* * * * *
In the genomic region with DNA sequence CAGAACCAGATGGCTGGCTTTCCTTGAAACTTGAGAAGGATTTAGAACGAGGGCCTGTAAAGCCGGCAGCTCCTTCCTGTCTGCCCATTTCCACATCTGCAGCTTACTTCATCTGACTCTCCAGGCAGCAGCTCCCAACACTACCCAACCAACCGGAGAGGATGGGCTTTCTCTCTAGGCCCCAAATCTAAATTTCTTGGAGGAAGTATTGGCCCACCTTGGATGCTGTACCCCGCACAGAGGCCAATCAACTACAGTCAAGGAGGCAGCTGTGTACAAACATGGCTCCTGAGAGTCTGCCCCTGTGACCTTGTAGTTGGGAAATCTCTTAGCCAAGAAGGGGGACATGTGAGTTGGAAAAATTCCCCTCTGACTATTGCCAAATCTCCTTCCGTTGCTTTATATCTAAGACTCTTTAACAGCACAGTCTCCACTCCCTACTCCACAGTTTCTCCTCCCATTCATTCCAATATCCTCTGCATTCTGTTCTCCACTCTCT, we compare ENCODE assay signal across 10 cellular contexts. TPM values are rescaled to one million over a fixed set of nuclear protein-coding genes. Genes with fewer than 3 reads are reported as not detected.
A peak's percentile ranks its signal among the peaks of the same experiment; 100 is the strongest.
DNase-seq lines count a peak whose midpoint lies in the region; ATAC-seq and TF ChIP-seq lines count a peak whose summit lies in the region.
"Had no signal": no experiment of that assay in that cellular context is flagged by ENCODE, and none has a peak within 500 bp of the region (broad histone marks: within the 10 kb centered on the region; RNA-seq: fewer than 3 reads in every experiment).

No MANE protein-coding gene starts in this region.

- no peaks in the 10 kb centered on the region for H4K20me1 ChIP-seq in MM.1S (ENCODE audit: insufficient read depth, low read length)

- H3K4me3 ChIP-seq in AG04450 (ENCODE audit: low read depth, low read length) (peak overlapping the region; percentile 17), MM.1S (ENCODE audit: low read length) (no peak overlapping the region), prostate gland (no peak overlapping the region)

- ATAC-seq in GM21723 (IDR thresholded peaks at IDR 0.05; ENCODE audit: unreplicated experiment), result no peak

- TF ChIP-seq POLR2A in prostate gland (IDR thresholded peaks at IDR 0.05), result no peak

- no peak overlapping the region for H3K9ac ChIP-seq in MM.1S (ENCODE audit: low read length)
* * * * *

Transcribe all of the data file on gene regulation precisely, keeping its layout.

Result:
In the genomic region with DNA sequence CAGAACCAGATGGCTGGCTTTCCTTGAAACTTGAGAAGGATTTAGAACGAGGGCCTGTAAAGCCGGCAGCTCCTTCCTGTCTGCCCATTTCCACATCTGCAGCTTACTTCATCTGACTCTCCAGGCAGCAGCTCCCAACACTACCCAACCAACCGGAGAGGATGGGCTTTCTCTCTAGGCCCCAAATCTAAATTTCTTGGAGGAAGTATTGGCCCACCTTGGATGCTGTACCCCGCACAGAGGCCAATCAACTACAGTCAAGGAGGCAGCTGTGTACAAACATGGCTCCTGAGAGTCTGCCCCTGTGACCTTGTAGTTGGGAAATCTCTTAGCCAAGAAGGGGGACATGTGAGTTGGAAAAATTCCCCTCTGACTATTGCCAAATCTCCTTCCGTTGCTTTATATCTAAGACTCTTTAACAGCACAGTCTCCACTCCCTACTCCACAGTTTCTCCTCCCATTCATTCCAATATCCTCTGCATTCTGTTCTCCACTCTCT, we compare ENCODE assay signal across 10 cellular contexts. TPM values are rescaled to one million over a fixed set of nuclear protein-coding genes. Genes with fewer than 3 reads are reported as not detected.
A peak's percentile ranks its signal among the peaks of the same experiment; 100 is the strongest.
DNase-seq lines count a peak whose midpoint lies in the region; ATAC-seq and TF ChIP-seq lines count a peak whose summit lies in the region.
"Had no signal": no experiment of that assay in that cellular context is flagged by ENCODE, and none has a peak within 500 bp of the region (broad histone marks: within the 10 kb centered on the region; RNA-seq: fewer than 3 reads in every experiment).

No MANE protein-coding gene starts in this region.

- no peaks in the 10 kb centered on the region for H4K20me1 ChIP-seq in MM.1S (ENCODE audit: insufficient read depth, low read length)

- H3K4me3 ChIP-seq in AG04450 (ENCODE audit: low read depth, low read length) (peak overlapping the region; percentile 17), MM.1S (ENCODE audit: low read length) (no peak overlapping the region), prostate gland (no peak overlapping the region)

- ATAC-seq in GM21723 (IDR thresholded peaks at IDR 0.05; ENCODE audit: unreplicated experiment), result no peak

- TF ChIP-seq POLR2A in prostate gland (IDR thresholded peaks at IDR 0.05), result no peak

- no peak overlapping the region for H3K9ac ChIP-seq in MM.1S (ENCODE audit: low read length)